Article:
Most players in a campaign will be swept up in an exciting web of fantasy that the Dungeon Master will spin for their adventurers; pumping your blood before a battle, or pulling at your heartstrings with a death of a beloved NPC. The DM’s words distract you from the real world and pull you into another one. One where you can almost see the destruction of the battlefield and the chaotic choice to leap right into the thick of it all to fight the enemy. There’s nothing better, in my opinion. That’s a good type of distraction while doing an all-nighter with the gang.
Oh no! Is that a lich that just joined the fight? Did you say it’s also riding a black dragon!? BRING IT ON!
With all this going on, with the words of the DM dragging you farther into the world they have spun, one thing can ruin everything; bad distractions. A Player constantly on their phone, checking whatever, or doing anything else while everyone is in the middle of protecting said world, is exactly that.
I cannot stand this type of player, and I unfortunately used to be one. I am guilty of this, I’ll be the first to admit it. I used to check my text or on be pinterest for a second, doodling, what have you. I’ve never crocheted during a session, but I’ve seen it.
So as a result of me being distracted, I’d miss out on some vital information the DM was trying to get us to learn, which caused him to have to repeat himself on more than one occasion, slowing down the campaign and knocking everyone else out of their groove.
This was me being very rude, to not just the DM, but everyone else. Did I get yelled at? No, thankfully, (though I would have deserved it). I was talked to calmly, respectfully, and it was explained to me why my behavior was disrespectful to everyone in the group. It wasn’t just the DM either; other players were telling me their feelings, and it was very eye-opening hearing what they had to say. I didn’t see what I was doing as rude or disrespectful until it was explained to me. I thought nothing of it; how me quickly looking at my phone or doodling had really messed with the flow of the game simply didn’t cross my mind. It taught me that, when playing in a group, what you do, no matter how small you think it is, can affect everyone else's experience.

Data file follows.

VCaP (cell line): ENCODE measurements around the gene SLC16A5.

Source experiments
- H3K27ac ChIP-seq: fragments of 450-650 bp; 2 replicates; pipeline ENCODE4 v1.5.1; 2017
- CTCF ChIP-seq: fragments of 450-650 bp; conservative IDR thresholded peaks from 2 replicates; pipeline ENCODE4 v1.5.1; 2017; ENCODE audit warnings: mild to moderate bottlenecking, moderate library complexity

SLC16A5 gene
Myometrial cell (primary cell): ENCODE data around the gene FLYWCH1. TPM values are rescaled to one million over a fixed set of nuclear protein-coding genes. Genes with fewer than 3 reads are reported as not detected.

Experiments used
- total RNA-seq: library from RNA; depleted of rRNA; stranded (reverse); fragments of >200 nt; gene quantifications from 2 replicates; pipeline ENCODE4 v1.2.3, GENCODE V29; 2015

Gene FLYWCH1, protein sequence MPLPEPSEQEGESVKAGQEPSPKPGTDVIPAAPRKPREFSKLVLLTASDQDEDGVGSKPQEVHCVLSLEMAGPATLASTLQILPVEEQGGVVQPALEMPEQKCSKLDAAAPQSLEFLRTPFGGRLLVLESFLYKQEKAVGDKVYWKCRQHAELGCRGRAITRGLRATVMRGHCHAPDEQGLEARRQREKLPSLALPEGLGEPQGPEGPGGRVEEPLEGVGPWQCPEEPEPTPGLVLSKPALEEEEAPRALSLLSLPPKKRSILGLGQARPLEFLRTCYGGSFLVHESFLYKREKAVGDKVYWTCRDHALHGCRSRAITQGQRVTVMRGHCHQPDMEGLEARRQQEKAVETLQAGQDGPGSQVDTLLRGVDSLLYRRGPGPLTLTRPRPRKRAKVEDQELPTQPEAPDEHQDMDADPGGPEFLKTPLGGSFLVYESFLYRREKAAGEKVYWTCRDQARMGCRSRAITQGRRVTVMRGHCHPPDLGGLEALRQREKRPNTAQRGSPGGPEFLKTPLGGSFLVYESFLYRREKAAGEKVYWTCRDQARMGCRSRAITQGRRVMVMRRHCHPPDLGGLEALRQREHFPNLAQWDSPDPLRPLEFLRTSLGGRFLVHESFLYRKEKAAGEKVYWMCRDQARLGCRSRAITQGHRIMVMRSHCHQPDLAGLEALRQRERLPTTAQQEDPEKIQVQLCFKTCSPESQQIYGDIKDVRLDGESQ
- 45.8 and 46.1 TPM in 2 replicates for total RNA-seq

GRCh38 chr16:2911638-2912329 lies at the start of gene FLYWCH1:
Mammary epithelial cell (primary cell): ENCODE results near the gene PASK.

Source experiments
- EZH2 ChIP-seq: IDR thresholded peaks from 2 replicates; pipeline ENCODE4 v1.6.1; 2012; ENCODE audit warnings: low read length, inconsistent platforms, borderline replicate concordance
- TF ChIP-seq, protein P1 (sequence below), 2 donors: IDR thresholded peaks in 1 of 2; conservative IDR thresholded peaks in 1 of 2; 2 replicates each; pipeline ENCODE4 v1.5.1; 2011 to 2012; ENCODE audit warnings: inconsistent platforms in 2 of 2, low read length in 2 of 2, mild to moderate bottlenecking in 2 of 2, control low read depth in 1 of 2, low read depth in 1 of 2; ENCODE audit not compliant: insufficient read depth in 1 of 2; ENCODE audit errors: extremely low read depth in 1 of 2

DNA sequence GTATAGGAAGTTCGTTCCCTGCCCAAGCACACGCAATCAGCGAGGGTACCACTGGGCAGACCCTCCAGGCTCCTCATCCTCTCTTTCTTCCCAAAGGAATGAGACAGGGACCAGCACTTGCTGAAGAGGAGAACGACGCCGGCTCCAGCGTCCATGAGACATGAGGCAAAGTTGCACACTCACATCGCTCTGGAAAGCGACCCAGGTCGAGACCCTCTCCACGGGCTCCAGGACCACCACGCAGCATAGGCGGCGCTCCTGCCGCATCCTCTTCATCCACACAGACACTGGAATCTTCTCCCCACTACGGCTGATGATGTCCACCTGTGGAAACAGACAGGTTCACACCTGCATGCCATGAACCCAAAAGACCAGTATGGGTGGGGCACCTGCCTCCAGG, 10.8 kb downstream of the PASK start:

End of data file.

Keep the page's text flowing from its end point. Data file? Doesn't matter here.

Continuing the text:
I love playing, so I made it a rule after that to put my phone away while roleplaying/gaming. Now, I did tell the DM that if my phone rang multiple times, I will check it because it could be an emergency. I have a son: I need to be able to be reached if something were to happen.
Once I put the phone down, I was able to enjoy playing a LOT more. It was more enjoyable for not only myself, but also for the other players in the group. I thanked them for that talk; they helped me grow as a player without yelling at me or treating me like a child. I was in the wrong and everyone was mad, but they were still civil when talking to me and gave me another chance. One I did not mess up.
Anyone should be given a chance to fix their mistakes. I’ve learned from my experience, and others may as well. If you see someone doing something like checking their phone, doodling, or even crocheting, find a good way to address the situation. It’s easy to be mad at someone who is being rude, but like me, they might not know it. So talking to that person in a calm but serious way would be more beneficial to everyone involved.
In this world, mainly the younger generation, we are more attached and distracted by our phones than previously before. If phones are a big problem, maybe have a rule that phones go to a certain spot and stay there until the session is finished. Or incorporate phones into the session purely for gaming purposes and nothing else. This could easily help the DM to communicate his plans to different players without everyone knowing. Prevent metagaming.
However, I’ve known a few others that never stopped going to that digital world, no matter how many times we warned them. Nor stop doing random things that distracts from the game. Then that leads to this part, which is sometimes hard to do to a friend, to anyone, and that’s not inviting them back. It’s sad, as they truly miss out on something amazing.
You came to play, to go into this world that the DM works hard to create for everyone, that the other players want to enjoy as a group; it’s an experience you should respect. DM’s put many hours planning out campaigns for you to enjoy and they deserve your attention. Your teammates want to go on this epic adventure with you, be it through swamps to kill a hag or to laugh with you in a tavern while you wait for your payment and to find out where you go next.
People play games to get distracted from the real world and be a part of something epic, you should honor that by putting away your distractions long enough to join them on those emotional roller coasters.
Written by Codie Johnson, Spellcaster and Tavern Regular.